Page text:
Guest writer Jeff Henderson – owner of And Them Design and Ninety Nine Products – shares his journey of design, development, and engineering for those interested in where shoes come from.
I always wanted to design sneakers and live in NYC.
In 1996, I graduated from Georgia Tech with a degree in engineering and eventually found myself in design at Nike (my first job was doing blueprints). I started in Kids before weaving my way through Basketball, Running, NSW, and the Tokyo Design Pod. A combination of luck, talent, and dedication helped me turn my dream into a career.
My favorite project in Kids was the Baby Fit. The Penny IV was dropped from the infant line and our developer was bummed because he thought it would make a great baby shoe. So I simplified the design by cobbling an upper with suede – a technique I was learning from Mike Aveni while he was designing all of the Nike woven product. Here is where I really learned to respect the customer. I didn’t have kids at the time so I had to ask a ton of questions. However, it turns out that the design and development phase for sneakers and human beings is about the same; that’s my first son holding the production samples of the Baby Fit.
In Running, I worked with the best team I’d ever worked with. Nearly everyone on that squad is a VP of Design somewhere because of the work they put in daily. You always wanted to do something better than the designer next to you but had no problem feeding them ideas to make their work better. My favorite project was the Air Max+ 2009. I essentially took the Lunar Racer and put it on a giant bag. Sergio Lozano, my previous boss and Max 95 designer, said it wouldn’t work. I loved that he was proud of me for not listening to him.
While I was in NSW, my job as a Design Director had me in more meetings than ever before. I made life easier for the design team. The obvious winner of those 9 months was making room for a new designer to do whatever shoe he wanted to create, no brief. Dylan Raasch brought back the Roshe Run and an entirely new approach to designing product that I still use.
As an expat in Tokyo, I learned to be a leader and think globally. I worked across multiple categories and learned more than I can remember. Leo Chang taught me how to design for Japanese racing and I knocked out the Katana Racer 3. The GM of Japan – a true Nike veteran – asked if I would be inspired by the Prefontaine Montreal – the shoe that Steve Prefontaine never wore in the Olympics. The shoe broke all of the stereotypes of what a Japanese racing flat needed to look like. One year later, that shoe finished the Olympic marathon with gold.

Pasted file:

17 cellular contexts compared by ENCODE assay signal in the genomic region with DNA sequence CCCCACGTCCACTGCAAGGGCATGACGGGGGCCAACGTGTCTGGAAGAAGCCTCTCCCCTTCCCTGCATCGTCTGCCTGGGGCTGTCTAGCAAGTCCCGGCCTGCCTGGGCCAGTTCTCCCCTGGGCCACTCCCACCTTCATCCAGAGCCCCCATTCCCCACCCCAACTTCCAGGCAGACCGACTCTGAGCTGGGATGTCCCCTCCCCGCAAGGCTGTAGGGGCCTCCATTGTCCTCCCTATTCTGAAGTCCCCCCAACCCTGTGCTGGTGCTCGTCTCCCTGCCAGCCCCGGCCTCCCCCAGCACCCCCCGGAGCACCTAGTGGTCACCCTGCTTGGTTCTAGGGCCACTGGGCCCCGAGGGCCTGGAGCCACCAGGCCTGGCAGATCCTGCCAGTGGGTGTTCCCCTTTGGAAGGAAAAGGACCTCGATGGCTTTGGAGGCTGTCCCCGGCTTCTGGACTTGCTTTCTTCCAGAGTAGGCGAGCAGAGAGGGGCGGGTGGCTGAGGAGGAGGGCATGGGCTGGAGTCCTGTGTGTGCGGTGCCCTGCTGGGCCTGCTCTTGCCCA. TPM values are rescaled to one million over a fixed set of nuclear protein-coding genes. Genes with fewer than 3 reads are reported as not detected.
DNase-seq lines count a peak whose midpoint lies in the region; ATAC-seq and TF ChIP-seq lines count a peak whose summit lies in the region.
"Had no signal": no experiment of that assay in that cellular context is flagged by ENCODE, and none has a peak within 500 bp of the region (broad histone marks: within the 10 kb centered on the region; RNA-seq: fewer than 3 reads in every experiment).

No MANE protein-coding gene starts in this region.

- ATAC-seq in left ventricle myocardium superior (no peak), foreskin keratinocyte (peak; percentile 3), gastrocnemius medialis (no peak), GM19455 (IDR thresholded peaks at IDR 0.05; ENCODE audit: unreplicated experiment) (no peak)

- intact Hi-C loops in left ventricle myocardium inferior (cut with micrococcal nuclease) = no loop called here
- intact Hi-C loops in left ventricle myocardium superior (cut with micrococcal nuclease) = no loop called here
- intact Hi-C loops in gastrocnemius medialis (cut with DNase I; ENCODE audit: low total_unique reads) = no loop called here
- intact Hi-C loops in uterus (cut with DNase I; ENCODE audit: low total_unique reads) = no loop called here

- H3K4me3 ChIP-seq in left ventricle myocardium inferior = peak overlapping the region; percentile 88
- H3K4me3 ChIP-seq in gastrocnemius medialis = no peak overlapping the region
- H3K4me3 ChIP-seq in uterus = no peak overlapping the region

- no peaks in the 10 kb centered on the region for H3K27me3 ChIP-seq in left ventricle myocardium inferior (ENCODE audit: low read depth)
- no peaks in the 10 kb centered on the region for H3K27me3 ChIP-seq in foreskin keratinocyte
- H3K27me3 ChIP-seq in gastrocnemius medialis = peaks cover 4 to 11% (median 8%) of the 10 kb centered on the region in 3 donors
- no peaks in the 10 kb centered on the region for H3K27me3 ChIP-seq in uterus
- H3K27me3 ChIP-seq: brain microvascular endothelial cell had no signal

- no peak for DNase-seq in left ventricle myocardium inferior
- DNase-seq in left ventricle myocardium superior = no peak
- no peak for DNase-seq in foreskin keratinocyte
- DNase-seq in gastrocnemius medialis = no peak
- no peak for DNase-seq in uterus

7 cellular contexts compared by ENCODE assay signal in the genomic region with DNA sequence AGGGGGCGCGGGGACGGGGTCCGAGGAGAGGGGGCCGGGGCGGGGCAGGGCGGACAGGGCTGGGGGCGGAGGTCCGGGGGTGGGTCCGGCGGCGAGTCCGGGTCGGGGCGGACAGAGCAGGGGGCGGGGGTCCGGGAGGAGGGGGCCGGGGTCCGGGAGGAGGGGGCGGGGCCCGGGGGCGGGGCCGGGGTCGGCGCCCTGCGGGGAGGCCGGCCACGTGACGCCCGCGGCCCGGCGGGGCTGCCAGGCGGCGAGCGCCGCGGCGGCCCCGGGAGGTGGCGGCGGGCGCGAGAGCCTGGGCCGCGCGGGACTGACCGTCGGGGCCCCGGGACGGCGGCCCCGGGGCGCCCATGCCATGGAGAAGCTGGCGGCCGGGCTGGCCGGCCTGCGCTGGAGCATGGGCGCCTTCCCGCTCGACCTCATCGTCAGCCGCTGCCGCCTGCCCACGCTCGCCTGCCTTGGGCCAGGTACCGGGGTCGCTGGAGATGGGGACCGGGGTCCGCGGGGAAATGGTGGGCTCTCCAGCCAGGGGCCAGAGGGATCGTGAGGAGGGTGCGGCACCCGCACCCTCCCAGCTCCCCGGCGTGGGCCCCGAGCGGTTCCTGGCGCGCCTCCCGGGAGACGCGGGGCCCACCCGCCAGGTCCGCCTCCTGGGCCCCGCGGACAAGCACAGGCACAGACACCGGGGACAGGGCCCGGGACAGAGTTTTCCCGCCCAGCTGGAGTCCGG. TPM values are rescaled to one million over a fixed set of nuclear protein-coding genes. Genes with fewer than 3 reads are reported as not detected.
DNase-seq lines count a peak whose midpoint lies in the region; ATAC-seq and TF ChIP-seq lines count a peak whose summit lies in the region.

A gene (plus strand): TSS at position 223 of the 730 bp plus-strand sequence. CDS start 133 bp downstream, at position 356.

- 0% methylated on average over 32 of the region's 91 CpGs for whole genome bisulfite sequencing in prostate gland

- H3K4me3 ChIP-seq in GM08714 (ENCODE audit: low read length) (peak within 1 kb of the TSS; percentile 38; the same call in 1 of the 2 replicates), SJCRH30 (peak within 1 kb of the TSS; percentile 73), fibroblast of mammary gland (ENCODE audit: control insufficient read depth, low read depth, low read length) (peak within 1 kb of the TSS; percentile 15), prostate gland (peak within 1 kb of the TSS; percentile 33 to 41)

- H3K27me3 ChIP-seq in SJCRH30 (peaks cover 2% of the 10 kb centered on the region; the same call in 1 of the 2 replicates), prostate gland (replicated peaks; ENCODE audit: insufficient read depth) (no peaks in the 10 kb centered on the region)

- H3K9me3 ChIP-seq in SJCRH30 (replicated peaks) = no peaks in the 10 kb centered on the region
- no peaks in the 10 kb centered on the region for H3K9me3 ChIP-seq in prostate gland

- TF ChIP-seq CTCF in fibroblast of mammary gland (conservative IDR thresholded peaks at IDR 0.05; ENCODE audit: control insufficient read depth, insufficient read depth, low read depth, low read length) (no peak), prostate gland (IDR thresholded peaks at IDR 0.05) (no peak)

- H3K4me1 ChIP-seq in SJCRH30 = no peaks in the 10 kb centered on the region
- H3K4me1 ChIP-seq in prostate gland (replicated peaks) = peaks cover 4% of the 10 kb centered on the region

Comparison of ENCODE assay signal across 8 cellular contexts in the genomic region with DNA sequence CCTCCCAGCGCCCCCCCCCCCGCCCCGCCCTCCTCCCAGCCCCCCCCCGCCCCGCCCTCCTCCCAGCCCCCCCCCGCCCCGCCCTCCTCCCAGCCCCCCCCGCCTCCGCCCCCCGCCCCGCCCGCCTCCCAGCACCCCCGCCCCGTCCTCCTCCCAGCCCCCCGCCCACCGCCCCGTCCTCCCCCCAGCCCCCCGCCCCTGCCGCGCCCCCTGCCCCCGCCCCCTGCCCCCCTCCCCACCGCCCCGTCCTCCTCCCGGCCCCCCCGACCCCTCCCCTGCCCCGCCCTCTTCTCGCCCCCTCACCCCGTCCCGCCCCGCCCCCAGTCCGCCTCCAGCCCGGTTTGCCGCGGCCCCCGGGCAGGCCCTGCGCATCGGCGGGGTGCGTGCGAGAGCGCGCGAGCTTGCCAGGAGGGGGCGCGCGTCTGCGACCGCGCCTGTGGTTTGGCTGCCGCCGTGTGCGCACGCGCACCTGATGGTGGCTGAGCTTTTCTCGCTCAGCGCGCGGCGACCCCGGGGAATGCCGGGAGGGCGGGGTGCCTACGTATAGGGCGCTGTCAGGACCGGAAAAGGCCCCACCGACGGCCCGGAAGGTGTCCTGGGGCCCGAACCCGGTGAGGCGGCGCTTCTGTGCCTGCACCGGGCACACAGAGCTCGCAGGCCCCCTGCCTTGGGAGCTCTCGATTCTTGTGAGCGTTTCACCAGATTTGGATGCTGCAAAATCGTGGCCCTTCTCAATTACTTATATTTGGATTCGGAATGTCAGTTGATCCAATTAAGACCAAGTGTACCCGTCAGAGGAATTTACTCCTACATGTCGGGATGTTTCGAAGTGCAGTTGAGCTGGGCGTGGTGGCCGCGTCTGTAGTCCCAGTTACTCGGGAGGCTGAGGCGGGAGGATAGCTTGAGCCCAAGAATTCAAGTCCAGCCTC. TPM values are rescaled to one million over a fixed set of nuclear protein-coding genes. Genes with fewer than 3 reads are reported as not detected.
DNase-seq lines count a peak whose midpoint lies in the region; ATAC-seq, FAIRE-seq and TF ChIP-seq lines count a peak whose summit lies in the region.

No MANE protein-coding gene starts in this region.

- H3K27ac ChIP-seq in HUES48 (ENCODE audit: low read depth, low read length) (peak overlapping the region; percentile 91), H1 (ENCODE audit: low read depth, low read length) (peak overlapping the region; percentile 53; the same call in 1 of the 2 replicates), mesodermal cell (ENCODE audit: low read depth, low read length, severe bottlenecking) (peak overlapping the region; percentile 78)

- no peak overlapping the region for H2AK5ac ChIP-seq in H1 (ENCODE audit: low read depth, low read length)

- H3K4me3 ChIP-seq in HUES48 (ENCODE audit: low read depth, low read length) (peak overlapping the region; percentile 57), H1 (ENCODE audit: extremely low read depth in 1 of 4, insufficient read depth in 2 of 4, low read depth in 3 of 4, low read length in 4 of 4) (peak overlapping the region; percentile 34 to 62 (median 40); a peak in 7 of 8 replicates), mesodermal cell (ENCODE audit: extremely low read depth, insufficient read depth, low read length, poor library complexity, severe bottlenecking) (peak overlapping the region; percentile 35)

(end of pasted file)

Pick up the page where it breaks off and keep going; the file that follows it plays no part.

One day, I walked into a big office in Beaverton and quit because I wanted to live in NYC. The next thing I know, I’m off to Cole Haan and assumed I’d retire a Nike employee. Dream job in the dream city. I wanted to only focus on learning the world of quality dress shoes. Mark Parker suggested I simply do what I did at NSW. That was the brief for the Lunargrand.
Then Nike sold Cole Haan and things were different. Not long after that I found myself out of a job.
LANDING ON MY FEET
Fortunately that left me some time to start my own creative agency and design for Koio Collective, Under Armour, Everlane, and Yeezy. I even helped one of my first mentors on a Converse project. Still a dream job. Still in NYC.
I’m sharing all of this information with you is because I get a lot of questions from people on how they can get into the footwear business. Weartesters is allowing me to answer those questions by talking about a new project I’m working on. From designing a logo to traveling to the factory, I’ll be sharing as much about my work in the industry as I can – old and new.
Thanks in advance and we hope you enjoy the show.